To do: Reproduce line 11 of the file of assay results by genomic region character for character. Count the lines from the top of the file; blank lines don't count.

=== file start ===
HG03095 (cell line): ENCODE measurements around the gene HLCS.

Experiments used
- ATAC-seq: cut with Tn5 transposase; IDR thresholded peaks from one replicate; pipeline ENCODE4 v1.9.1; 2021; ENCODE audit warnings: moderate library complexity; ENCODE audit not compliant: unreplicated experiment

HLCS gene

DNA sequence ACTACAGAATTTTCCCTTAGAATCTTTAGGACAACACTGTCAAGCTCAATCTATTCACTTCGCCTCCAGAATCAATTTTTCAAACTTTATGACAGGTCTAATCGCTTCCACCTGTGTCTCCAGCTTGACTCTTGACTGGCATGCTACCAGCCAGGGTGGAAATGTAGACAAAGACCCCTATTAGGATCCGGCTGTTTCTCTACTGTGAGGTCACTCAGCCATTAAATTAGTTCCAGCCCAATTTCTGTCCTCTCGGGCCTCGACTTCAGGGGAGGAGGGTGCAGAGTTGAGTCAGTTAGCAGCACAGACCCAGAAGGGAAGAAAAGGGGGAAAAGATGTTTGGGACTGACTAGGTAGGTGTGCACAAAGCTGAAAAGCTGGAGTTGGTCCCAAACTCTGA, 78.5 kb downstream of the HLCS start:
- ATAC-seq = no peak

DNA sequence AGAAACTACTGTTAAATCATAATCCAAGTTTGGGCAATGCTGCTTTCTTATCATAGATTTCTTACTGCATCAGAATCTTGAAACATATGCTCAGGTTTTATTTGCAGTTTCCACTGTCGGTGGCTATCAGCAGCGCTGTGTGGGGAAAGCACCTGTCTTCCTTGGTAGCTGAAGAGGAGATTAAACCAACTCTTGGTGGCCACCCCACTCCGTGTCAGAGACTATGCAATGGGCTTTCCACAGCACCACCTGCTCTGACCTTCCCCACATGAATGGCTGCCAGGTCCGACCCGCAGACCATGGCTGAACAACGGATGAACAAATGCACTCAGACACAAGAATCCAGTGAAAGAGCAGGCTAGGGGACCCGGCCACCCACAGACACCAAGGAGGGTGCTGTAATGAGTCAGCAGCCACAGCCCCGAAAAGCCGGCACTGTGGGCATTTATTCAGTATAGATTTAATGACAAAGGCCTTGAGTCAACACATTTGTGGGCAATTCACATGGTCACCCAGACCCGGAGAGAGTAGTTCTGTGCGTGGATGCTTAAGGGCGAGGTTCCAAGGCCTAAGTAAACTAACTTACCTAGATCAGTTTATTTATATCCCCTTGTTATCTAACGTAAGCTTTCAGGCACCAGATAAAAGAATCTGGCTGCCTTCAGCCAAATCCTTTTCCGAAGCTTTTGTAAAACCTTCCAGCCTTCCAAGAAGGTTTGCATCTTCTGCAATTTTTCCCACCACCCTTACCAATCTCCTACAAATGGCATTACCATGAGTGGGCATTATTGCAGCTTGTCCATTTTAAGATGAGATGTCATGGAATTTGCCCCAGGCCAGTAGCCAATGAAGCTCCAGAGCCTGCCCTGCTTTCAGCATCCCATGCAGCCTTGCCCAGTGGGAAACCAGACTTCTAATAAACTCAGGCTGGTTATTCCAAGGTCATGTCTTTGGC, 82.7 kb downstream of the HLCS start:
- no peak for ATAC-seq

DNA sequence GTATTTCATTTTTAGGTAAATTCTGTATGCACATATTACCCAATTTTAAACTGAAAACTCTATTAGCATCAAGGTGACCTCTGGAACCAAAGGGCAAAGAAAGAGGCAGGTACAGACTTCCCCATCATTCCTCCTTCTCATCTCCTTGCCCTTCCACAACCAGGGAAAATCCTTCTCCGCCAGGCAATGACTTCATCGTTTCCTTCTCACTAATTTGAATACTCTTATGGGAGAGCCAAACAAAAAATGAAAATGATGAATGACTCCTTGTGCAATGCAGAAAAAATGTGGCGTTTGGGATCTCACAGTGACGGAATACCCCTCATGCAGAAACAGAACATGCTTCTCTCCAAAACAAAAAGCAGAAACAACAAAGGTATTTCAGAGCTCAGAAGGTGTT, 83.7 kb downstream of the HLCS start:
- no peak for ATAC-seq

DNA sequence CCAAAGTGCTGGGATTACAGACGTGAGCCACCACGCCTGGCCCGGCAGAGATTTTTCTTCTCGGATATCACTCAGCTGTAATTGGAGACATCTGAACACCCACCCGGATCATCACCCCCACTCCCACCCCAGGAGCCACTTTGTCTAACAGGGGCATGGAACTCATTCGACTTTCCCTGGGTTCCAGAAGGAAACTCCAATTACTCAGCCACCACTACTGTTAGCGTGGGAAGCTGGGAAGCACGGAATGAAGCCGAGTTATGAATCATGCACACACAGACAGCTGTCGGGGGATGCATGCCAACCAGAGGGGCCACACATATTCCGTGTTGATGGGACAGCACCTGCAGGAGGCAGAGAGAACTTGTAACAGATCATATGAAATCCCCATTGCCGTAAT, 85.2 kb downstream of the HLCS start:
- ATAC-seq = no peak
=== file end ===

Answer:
DNA sequence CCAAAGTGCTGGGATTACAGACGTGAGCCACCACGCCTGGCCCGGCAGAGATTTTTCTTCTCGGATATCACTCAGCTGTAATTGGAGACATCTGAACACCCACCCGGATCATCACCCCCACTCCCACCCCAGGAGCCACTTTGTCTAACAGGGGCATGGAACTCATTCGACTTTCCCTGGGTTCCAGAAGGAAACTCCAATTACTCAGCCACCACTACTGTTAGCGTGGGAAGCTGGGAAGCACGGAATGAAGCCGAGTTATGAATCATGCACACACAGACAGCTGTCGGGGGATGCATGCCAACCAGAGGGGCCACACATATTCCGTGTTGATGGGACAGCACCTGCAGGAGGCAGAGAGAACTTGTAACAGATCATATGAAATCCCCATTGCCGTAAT, 85.2 kb downstream of the HLCS start: